Defeating the parked bus: how Man City’s “togetherness” helped them win crucial WSL clash
Birmingham City Women against Manchester City Women may not have been the standout fixture in the latest round of WSL matches, but it provided us with an opportunity to really look at specific features of the game. Birmingham have this season become harder to beat under Carla Ward, so we expected that they would play a very defensive game, similar to when they faced Chelsea Women and Arsenal Women. However, whilst we will look at this, the main theme to explore in this tactical analysis is how Manchester City broke down their low block, going on to win the game fairly comfortably. To do this, we will pick out three different tactics that they used, analysing how each one helped them in this.
Birmingham City Women’s setup
We will first focus on Birmingham City Women. It was clear that they wanted to get the ball up to teenage striker Emily Murphy, who is on loan from Chelsea Women, at every opportunity. The image below shows us how they went about doing that.
Goalkeeper Hannah Hampton has the ball, with the centre-backs pushing high up the pitch, almost to the halfway line, and we can see the size of the gap that has been created between them and the ball as a result. This season, they have sometimes played out from the back, but this game saw them look to find Murphy as quickly as possible with long balls instead. The reason for this is that playing through the thirds would not work against Manchester City Women, as the away side were playing a 4-3-3 system, overloading each area, so Birmingham would have kept losing the ball if they had looked to move it through each section of the pitch.
When Birmingham were defending, they had a compact defensive shape. Here, we see how they have narrowed up, making it harder for Manchester City to get into that space and score. Instead, they have to shoot from areas either wider or further out, where it is easier for Birmingham to block them. We know how Manchester City also like to get players into the spaces in and around their opponents’ defensive line, so this also helped to stop that happening. Therefore, it was clear that Birmingham have a well-rehearsed shape that they can play in, and were looking to use that to keep Manchester City at bay.
The final notable aspect of Birmingham’s play was that they got tight to opponents. It is easier to block balls coming in from wide than from central areas, so, whilst they still narrowed directly in front of goal, they also got out to close down Manchester City’s wide attackers as much as they could. Birmingham started with regular right-back Sarah Mayling as a central defender, allowing Harriett Scott to come in and captain the side from right-back. Mayling is good at getting up and down the pitch when her team are in transition, but Scott is more able when it comes to closing down and engaging in defensive duels with opponents. Therefore, it felt like this was a tactical decision by manager Carla Ward, aiming to give her side the best opportunity of stopping Manchester City’s wide threat from causing too many problems.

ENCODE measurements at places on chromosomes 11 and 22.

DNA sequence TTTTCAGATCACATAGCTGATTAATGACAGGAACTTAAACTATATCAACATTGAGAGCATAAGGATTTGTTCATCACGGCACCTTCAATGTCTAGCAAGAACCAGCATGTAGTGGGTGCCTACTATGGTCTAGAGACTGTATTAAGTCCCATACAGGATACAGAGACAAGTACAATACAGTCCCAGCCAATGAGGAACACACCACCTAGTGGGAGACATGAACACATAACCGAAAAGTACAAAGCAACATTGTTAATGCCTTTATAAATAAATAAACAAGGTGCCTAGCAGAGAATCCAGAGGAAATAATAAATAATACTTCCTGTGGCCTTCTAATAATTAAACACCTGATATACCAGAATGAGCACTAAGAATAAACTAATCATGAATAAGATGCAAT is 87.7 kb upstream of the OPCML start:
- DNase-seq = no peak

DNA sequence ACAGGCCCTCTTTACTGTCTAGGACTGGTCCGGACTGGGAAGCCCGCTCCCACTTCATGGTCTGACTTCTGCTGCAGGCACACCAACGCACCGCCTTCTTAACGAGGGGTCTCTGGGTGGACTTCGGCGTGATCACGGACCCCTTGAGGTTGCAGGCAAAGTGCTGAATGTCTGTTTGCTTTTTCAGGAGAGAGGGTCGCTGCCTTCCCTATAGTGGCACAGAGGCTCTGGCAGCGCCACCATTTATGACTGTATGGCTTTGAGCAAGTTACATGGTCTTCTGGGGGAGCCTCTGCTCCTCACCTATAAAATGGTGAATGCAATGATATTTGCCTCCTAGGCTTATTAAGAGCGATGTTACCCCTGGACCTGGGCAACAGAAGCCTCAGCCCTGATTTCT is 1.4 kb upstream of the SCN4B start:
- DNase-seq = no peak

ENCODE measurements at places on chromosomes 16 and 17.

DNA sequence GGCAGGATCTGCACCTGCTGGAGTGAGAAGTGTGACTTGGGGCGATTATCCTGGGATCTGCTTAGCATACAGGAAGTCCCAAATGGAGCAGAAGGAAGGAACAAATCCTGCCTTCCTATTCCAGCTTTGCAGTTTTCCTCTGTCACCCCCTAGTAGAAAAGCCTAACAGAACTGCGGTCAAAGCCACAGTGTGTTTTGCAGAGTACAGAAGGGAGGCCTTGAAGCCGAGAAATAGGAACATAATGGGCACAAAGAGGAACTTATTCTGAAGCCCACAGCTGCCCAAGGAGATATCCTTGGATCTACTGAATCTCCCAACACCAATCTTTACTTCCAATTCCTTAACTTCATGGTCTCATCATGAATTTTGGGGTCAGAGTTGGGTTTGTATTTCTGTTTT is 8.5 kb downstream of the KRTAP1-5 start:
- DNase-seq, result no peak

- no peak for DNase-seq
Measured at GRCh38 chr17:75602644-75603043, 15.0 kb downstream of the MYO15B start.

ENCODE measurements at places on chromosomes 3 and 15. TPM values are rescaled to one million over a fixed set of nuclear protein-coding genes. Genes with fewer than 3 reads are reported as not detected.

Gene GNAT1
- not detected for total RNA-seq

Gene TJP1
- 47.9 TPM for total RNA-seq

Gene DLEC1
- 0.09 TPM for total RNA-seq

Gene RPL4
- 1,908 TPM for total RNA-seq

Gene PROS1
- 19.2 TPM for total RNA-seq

These are some specific features of Birmingham’s play, but now we will turn our attention to how Manchester City broke them down and won the game.
Controlling the wings is a critical part of Manchester City Women’s tactics, and that was clear to see in this game. As mentioned, they set up in a 4-3-3, and rely on their full-backs to control those spaces.
Pushing the full-backs up the pitch allows the two wide attackers to drift inside and support the lone striker, increasing the team’s attacking options in the box, and that is shown in this image. Lucy Bronze is looking to get the ball into the box, and has three possible targets in the middle, indicated by the yellow circles. If the wide attacker, which was Chloe Kelly on that side of the pitch, had been crossing from the same area, then only one option would have likely been available; striker Ellen White. This would have made it easier for Birmingham City Women to surround her and end the threat. However, with three players in the middle, it is harder for them to do this, because they don’t know which player will receive it.
Therefore, having a greater presence in the box allowed Manchester City to put more pressure on Birmingham’s defence, and also meant they had a greater chance of winning the ball.
However, when the wide attacker was further out, the full-back was still supporting her in this way. To explain, this image shows how Bronze, in the yellow circle, has again advanced up the wing, freeing up Kelly to take on the Birmingham defender, working her way into the box. If Bronze wasn’t there, Kelly would have needed to cross the ball into the middle, but now she has options; she can either set up a chance for a teammate, or dribble in and shoot at goal herself. Therefore, this is another reason that Manchester City’s attack benefitted from getting the full-backs up the pitch to support the attack, and meant they could put more pressure on Birmingham’s defence, looking to create more opportunities to score.
The final thing to mention with this is that they created triangular structures either side of the Birmingham box, which was another positive of the full-backs getting up the pitch. The triangles were stretched out, meaning Birmingham couldn’t just close down the player with the ball, because Manchester City could then transfer the ball to either of the other two players in the area. We saw how Birmingham played with full-backs who can challenge for the ball, putting pressure on opposing attackers, and these structures were how Manchester City prevented that happening.
Playing amongst the defensive line
The second tactical point in Manchester City Women’s play is that they got their key attackers in the gaps between the opposing players. This again made it harder for Birmingham City Women to defend against them, because the play was not in front of them, where they would have been in a better position to prevent Manchester City getting into the space behind.
This image demonstrates how this tactic gave Manchester City control of the game. Ellen White, in the white circle, always gets into these gaps, regardless of who she is playing for or which opponents she is facing. Secondly, Manchester City’s 4-3-3 was set up so that the two outside midfielders, USA international Sam Mewis and Scotland’s Caroline Weir, played either side of White when the team were in possession, again increasing Manchester City’s attacking presence. If White was on her own here, then the defenders could have repositioned themselves to surround her, meaning Manchester City would have had to play a sideways or backwards pass. However, because there are three attackers players forward, Birmingham have to stay stretched out, increasing the likelihood of gaps between them.